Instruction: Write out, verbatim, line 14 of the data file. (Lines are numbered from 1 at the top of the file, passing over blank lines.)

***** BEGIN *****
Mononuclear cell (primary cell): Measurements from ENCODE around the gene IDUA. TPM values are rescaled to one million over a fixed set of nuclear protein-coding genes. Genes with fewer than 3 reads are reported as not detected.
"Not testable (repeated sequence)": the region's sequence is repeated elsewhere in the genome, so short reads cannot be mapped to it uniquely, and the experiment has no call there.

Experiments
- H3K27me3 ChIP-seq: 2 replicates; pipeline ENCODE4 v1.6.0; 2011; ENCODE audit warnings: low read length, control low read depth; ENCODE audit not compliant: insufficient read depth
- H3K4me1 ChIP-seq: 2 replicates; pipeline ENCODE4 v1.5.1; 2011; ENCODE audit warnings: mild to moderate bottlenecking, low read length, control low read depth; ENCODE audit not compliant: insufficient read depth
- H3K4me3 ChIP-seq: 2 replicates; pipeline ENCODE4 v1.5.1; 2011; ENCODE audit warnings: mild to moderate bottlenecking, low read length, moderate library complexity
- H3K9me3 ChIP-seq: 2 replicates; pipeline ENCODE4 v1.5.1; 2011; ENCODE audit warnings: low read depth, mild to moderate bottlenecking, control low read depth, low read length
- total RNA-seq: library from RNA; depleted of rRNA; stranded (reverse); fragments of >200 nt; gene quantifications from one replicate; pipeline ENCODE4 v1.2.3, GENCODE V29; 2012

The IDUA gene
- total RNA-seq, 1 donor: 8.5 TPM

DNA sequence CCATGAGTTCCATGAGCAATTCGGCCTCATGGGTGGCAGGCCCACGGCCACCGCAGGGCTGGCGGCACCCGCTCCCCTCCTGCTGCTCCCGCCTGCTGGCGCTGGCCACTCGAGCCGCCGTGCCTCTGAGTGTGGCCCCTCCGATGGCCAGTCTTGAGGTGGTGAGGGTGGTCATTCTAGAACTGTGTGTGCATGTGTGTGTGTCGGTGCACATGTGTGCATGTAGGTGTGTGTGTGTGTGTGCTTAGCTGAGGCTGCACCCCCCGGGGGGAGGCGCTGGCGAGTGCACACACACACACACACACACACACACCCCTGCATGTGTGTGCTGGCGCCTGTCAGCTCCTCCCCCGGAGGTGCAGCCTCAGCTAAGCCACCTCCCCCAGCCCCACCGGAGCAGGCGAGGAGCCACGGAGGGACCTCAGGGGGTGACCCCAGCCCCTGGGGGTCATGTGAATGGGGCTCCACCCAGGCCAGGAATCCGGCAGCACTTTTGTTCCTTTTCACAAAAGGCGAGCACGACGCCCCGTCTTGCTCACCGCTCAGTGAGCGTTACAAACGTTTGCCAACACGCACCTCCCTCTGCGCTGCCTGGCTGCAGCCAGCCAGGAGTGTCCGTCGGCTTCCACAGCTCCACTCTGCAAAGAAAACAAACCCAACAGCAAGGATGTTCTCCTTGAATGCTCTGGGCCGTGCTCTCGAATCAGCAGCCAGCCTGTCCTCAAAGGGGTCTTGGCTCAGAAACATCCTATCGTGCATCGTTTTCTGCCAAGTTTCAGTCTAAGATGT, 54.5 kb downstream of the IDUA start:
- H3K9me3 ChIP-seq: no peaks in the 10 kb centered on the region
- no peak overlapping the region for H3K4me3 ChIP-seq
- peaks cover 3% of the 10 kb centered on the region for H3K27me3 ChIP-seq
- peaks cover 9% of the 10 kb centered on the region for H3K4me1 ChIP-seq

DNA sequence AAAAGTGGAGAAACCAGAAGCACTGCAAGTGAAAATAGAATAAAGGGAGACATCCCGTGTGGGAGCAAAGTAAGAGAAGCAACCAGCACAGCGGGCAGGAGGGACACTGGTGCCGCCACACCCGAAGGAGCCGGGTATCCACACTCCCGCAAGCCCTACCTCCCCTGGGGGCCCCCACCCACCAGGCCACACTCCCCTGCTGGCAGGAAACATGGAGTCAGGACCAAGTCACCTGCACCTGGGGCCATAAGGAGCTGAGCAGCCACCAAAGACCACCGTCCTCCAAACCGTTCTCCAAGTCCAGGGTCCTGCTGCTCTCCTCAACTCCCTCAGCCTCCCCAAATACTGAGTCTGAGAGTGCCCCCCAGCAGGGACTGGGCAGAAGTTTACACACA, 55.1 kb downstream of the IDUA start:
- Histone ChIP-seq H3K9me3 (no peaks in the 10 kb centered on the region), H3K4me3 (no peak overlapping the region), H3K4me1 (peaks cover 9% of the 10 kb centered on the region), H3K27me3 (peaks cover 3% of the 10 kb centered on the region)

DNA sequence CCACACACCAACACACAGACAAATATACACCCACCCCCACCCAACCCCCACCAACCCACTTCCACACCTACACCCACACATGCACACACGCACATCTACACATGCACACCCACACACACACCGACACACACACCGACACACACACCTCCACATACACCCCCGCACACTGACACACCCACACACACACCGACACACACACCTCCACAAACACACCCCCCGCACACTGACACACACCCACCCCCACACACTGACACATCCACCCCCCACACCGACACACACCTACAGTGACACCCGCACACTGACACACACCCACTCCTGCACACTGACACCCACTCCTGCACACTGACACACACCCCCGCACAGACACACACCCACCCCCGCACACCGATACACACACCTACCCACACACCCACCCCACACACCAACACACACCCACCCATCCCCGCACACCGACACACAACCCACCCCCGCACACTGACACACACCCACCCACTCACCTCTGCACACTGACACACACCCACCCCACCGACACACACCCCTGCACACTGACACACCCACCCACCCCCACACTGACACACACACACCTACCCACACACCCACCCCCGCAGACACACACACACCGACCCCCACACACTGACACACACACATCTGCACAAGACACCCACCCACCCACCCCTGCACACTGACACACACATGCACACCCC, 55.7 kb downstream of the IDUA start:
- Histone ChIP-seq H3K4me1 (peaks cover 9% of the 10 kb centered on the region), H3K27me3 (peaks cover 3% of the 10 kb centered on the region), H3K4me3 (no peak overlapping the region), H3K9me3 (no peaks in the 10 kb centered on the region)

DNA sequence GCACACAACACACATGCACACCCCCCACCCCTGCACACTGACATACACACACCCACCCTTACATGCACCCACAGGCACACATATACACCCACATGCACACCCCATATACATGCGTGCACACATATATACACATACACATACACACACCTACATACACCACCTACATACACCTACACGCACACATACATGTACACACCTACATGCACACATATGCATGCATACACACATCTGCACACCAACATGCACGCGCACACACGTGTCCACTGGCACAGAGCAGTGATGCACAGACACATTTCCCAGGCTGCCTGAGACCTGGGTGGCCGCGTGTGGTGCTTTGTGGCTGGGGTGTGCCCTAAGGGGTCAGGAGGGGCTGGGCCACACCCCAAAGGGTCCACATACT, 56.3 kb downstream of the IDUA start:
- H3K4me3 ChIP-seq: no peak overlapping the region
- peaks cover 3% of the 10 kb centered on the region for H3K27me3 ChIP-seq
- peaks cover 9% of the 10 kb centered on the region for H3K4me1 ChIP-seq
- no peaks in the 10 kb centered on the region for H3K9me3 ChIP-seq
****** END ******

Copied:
- peaks cover 3% of the 10 kb centered on the region for H3K27me3 ChIP-seq